Harkiret is an experienced Indian Classical Percussion player and Tabla teacher. He’s performed at numerous national venues such as The Royal Festival Hall, as well as across Europe and India.
When not recording fusional genre music with the likes of The Chris Woods Groove Orchestra, Harkiret teaches weekly Tabla classes in Kent and at the annual Chakardar Summer Retreat.
This Autumn we were delighted to collaborate with Harkiret and Chris Woods through our live music initiative ‘Live and Inspired‘. In just five days, Harkiret and Chris performed at 10 schools to more than 3000 students.
In between wowing students with his Tabla skills, we managed to sit down with Harkiret and learned about where this began, why this is important to him and ‘that Matrix moment’ …
Hi Harkiret! Your skills are out of this world – can you tell us a bit about your career so far and how you got started?
I have been learning for over 25 years. I do have some musical background in my family and was motivated to learn having seen my Father and moreso my Cousin play the Tabla so competently. Having noticed my interest in learning, my Father sought a great teacher and after that, there was no turning back!
My first teachers were Giani Gian Singh Surjit and Giani Gurbachan Singh Hamdardh. For the last seventeen years, I have been learning from Ustad Harkirat Singh Rayatt. With his blessings, I have had tuition from the great maestros of Tabla and especially guidance from the late Pandit Shankar Ghosh.
What has been your proudest moment as a musician so far?
One specific moment that stands out is one more to do with my learning experience, rather than performance.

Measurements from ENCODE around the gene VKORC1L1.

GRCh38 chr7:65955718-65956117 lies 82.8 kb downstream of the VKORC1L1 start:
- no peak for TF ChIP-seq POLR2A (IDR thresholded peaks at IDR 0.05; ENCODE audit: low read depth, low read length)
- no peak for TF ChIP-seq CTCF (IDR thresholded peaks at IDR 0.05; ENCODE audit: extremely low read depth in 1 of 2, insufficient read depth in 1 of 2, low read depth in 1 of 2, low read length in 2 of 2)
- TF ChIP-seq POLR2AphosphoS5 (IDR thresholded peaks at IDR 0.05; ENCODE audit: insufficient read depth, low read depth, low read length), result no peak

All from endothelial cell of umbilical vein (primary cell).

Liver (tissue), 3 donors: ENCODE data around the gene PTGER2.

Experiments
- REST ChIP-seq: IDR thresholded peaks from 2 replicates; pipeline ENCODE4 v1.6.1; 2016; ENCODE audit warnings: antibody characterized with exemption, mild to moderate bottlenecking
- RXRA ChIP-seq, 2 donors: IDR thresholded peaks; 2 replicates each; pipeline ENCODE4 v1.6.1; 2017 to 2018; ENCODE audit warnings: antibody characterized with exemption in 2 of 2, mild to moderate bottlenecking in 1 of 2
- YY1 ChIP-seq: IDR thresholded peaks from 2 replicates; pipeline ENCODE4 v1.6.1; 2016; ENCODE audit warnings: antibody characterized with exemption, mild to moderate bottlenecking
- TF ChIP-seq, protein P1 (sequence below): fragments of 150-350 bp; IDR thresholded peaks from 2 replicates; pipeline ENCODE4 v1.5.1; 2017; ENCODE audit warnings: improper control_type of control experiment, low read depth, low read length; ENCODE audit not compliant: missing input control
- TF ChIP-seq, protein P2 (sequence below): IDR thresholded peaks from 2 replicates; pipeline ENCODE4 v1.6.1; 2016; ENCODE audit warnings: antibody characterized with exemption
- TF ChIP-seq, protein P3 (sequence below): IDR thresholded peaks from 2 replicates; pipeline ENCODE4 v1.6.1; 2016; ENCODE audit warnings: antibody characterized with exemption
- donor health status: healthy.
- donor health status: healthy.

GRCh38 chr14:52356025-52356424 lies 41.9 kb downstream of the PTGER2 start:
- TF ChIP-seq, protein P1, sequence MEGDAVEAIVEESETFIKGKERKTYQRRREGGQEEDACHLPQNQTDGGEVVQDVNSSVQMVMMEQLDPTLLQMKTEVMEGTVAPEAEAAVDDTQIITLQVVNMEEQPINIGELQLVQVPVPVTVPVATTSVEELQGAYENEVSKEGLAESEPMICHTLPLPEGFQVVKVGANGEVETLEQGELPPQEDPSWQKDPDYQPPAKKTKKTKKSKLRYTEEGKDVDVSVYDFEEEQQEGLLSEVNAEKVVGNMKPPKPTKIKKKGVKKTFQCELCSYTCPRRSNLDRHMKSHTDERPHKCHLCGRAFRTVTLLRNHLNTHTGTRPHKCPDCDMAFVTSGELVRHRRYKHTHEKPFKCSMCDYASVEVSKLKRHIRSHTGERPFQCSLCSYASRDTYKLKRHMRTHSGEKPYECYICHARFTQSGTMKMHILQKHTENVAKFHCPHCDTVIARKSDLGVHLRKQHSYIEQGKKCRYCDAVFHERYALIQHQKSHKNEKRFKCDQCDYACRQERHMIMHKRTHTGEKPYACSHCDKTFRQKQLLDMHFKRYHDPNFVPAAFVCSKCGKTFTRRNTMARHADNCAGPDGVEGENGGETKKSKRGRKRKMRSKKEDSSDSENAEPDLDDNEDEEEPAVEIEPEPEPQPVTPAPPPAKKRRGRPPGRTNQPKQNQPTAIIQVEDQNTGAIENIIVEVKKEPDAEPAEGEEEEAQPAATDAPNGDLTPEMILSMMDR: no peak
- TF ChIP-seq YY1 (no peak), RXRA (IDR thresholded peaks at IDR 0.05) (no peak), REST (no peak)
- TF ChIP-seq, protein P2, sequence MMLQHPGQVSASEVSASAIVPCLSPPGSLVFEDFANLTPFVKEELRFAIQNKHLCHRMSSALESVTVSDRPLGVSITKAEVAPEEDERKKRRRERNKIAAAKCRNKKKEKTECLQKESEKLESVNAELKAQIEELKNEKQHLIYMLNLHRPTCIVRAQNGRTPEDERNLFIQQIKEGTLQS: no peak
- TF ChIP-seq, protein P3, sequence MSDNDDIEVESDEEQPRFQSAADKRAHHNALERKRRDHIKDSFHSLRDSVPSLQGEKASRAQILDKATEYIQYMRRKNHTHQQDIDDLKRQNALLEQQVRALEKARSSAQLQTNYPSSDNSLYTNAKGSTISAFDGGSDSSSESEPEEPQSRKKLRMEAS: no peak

I distinctly remember putting in hours and hours of practice in order to improve speed; there was a distinct moment when, as if by a flick of a switch, a surge of electricity flowed through my hands and my fingers literally felt like they were flying.
Not only that, I started seeing all of my compositions differently (like suddenly being able to see the Matrix) and that I could think a certain speed and then immediately perform it.
Do you have any advice for young people looking to take up Tabla playing?
Like most other instruments, it requires dedication and passion. However, as opposed to many other percussion instruments, learning to play the Tabla is a fine art. The beauty, variety and complexity of the sound is boundless and is to be respected and enjoyed at the same time.
Other advice would be to seek a professional, proficient and passionate teacher since they will be able to breathe life into this instrument and therefore so will you.
Why is music important to you?
Within the first few years of learning to play the Tabla, I realised that this would be one of few things that I could carry on with throughout my life; particularly I often planned how my retirement would be….non-stop Tabla.
In fact, music has become so much more than a post-retirement plan; it’s more like breathing for me. I simply could not be without music, without Tabla.
And finally, why were you excited to join the ‘Live and Inspired’ tour?
Early on in my years of learning, I started to delve into fusion music; during my secondary school years, as Deputy Head Boy, I would jam with my friend who played the Electric Guitar. We would often perform at School events and this was always well received.
So for me, the Live and Inspired tour symbolises me coming full circle back into schools and performing original music with the brilliant Chris Woods. I feel extremely fortunate to have this opportunity and ,above all, humbled by it.
Look out for Harkiret playing on some new compositions with Chris as the Chris Woods Groove Orchestra: https://chriswoodsgroove.co.uk/.
Harkiret will also be leading a group (Chakardar) performance at the prestigious Darbar Festival 2018 in the Barbican, London.